The ‘My High Street, My Heritage’ project gave two groups of young people on opposing sides of London the opportunity to learn about the heritage and evolution of their local high streets.
Key Project Information
Partners: Funded by Heritage Lottery Fund
Participants: 25 young people, aged 13-19
My City Too designed and delivered the ‘My High Street, My Heritage’ project enabling young people to explore the architectural heritage of their local high street and understand how it has evolved.
Young people from Havering and Ealing took part in the project, which explored high streets in Acton and Romford. They identified the origins of their high street and reasons for its location, tracked historical changes, learned about the role of the high street as the heart of the community, and how it has influenced its identity.
In Romford and Acton the two separate groups of participants undertook building surveys, and vox-popped local people; participated in archive research workshops and worked with local historical societies, using filming techniques to interpret their findings about design, architecture, heritage and place.
The project aimed to give young people in Havering and Ealing the opportunity to understand the evolution of their local high street in relation to personal and architectural heritage. It aimed to give the two groups to compare and contrast perceptions of local architectural heritage with each other drawing on experience of working with and knowledge gained from local society experts. The project aimed to produce a short film about what the young people have discovered about heritage, copies of which to be given to local historical societies to encourage other young people to learn about heritage.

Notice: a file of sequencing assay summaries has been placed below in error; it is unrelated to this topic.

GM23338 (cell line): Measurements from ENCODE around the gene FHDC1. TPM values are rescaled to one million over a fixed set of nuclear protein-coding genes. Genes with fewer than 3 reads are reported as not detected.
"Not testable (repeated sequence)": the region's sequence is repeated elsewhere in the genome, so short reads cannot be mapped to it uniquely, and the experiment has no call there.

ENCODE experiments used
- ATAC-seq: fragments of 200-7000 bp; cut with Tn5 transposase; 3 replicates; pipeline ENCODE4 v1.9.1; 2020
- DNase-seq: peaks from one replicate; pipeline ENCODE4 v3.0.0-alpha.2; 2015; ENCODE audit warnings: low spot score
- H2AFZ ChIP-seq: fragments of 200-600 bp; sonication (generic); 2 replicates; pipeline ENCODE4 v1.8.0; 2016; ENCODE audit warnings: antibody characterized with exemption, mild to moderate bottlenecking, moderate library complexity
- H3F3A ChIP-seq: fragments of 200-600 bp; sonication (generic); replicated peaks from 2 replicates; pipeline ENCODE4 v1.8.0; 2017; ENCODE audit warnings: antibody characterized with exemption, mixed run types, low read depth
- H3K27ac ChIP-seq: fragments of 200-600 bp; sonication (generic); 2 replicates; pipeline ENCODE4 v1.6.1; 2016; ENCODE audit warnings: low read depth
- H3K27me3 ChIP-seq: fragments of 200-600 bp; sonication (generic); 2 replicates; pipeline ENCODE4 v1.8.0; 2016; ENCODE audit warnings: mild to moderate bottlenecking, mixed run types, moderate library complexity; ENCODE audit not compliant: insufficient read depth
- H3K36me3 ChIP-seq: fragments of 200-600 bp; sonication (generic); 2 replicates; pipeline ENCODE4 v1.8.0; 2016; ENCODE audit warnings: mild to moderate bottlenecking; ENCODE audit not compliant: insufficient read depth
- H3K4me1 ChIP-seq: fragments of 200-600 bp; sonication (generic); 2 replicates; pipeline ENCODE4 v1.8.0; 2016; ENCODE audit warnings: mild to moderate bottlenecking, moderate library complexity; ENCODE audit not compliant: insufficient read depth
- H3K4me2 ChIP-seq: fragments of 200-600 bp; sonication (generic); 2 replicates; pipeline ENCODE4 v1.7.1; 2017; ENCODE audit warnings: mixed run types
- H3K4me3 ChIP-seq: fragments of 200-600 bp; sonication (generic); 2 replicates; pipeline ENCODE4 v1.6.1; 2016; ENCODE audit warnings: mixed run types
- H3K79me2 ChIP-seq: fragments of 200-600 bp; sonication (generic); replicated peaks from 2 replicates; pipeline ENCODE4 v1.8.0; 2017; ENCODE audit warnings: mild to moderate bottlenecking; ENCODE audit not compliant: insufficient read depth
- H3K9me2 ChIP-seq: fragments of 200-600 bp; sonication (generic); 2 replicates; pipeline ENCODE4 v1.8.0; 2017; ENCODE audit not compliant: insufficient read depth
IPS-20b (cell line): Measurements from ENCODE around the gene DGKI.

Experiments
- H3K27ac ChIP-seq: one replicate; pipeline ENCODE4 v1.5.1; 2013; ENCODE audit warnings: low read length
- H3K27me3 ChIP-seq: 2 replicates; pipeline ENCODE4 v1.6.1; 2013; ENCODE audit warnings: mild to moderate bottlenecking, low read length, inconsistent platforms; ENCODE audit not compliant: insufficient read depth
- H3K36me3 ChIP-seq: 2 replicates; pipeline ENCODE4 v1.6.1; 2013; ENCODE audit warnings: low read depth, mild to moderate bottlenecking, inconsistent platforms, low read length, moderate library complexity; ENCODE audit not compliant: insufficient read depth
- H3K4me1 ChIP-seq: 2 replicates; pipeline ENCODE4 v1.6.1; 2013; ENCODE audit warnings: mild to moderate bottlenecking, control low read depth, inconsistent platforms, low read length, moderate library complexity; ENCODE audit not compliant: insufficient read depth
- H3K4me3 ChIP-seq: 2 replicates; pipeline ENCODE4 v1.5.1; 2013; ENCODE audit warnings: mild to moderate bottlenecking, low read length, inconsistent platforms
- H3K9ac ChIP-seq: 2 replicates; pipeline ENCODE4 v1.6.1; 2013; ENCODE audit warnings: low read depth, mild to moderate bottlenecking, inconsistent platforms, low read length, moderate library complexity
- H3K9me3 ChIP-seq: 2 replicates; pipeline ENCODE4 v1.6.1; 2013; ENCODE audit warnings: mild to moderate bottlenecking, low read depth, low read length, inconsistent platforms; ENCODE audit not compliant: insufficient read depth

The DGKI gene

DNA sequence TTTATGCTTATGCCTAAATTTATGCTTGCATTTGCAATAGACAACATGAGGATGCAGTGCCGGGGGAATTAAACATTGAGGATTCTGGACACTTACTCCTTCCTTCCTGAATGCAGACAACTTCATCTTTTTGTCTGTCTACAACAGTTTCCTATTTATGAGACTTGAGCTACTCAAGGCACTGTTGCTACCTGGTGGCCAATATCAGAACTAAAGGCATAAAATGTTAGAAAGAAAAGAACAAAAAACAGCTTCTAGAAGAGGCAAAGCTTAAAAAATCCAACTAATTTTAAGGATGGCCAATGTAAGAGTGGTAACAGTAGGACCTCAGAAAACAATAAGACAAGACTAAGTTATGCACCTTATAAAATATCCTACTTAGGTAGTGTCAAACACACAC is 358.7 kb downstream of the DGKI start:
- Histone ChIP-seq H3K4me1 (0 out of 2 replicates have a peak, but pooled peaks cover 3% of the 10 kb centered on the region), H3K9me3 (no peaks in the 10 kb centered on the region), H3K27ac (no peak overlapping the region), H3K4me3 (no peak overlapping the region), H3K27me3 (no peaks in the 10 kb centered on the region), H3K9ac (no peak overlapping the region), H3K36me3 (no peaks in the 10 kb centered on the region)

Participants were given the opportunity to use creative and multimedia activities to enable them to explore and learn issues related to the heritage of their high streets, through site visits to examine architectural heritage, research gathered from local society experts, as well as stories and information gathered from local residents. The following creative activities were used during the workshops as tools for young people to explore and express their ideas:
The themes and ideas looked at during the workshops were:
1. Understanding Heritage
2. Documenting and Preserving
3. Architectural Legacy
4. Researching and Mapping
Open-City planned, designed, developed and delivered the workshops alongside young people participating in the My City Too Programme. These workshops focused on the ‘My High Street, My Heritage’ project, and the content was designed to meet the aims and requirements as set out with Heritage Lottery Fund. Open-City worked with the Havering Museum to deliver the workshops, using the Museum as a location, as well as the John Soanes Museum, and the Baptist Youth Centre in Acton.
Open-City produced a short film for the project. The film was made with the young people and explores the heritage of their high streets and highlights of the work carried out in the workshops. Participants were invited to screen their film at the University College London International Documentary film Festival in June 2011. The film was accompanied by an introduction and question and answer session, given by the young people to an audience of 40 people. This has enabled the project to be disseminated to a wider audience than first expected.